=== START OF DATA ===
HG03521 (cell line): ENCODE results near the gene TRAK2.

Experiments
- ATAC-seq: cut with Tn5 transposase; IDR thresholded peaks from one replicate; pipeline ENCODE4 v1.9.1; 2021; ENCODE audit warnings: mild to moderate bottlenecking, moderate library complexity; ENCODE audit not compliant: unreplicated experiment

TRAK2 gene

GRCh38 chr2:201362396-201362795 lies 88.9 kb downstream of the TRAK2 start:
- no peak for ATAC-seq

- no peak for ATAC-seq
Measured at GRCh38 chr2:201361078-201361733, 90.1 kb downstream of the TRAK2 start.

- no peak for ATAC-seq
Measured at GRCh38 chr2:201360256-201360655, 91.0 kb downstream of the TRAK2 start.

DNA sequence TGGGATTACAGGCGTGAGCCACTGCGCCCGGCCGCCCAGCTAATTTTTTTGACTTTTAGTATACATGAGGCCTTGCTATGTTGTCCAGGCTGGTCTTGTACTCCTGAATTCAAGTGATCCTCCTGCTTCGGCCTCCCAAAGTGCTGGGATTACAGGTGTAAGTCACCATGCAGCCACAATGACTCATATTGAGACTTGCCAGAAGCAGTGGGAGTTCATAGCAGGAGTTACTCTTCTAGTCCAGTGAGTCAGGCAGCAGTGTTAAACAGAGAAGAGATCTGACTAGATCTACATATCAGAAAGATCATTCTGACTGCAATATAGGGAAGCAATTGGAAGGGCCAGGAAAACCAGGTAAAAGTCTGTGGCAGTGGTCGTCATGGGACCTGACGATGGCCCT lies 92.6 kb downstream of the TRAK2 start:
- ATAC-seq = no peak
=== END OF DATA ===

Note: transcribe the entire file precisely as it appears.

HG03521 (cell line): ENCODE results near the gene TRAK2.

Experiments
- ATAC-seq: cut with Tn5 transposase; IDR thresholded peaks from one replicate; pipeline ENCODE4 v1.9.1; 2021; ENCODE audit warnings: mild to moderate bottlenecking, moderate library complexity; ENCODE audit not compliant: unreplicated experiment

TRAK2 gene

GRCh38 chr2:201362396-201362795 lies 88.9 kb downstream of the TRAK2 start:
- no peak for ATAC-seq

- no peak for ATAC-seq
Measured at GRCh38 chr2:201361078-201361733, 90.1 kb downstream of the TRAK2 start.

- no peak for ATAC-seq
Measured at GRCh38 chr2:201360256-201360655, 91.0 kb downstream of the TRAK2 start.

DNA sequence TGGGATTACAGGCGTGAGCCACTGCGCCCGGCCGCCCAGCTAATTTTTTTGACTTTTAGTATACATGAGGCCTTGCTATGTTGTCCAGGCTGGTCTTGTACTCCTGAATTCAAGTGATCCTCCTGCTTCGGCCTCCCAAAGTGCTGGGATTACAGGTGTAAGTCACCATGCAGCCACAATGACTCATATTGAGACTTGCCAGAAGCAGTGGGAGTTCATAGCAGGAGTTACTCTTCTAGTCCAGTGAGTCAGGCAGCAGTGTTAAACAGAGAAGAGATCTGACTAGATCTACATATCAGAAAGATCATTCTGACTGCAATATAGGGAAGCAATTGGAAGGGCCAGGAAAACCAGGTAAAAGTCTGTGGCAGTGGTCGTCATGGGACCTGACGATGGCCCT lies 92.6 kb downstream of the TRAK2 start:
- ATAC-seq = no peak